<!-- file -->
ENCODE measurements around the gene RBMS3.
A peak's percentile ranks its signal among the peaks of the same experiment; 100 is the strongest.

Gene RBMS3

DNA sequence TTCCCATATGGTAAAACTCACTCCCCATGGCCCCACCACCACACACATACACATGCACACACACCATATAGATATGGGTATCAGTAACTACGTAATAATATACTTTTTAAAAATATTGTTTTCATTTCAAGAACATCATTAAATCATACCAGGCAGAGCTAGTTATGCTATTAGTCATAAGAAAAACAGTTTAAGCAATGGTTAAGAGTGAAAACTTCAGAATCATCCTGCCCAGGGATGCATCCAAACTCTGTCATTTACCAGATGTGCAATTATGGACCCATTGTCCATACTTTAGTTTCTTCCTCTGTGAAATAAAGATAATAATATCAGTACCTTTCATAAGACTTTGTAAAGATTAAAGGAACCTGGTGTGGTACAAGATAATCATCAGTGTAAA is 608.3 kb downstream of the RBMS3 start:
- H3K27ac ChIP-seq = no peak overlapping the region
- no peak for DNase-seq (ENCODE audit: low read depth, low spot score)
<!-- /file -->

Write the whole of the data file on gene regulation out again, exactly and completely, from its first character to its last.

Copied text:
ENCODE measurements around the gene RBMS3.
A peak's percentile ranks its signal among the peaks of the same experiment; 100 is the strongest.

Gene RBMS3

DNA sequence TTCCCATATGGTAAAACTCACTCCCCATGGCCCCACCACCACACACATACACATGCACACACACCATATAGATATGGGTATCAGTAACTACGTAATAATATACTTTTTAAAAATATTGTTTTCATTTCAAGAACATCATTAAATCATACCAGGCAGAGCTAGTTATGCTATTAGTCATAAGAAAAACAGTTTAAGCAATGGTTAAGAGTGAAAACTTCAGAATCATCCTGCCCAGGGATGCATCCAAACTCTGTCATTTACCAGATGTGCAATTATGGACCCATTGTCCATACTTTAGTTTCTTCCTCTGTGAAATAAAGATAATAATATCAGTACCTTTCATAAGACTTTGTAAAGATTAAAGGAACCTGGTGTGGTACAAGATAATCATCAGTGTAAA is 608.3 kb downstream of the RBMS3 start:
- H3K27ac ChIP-seq = no peak overlapping the region
- no peak for DNase-seq (ENCODE audit: low read depth, low spot score)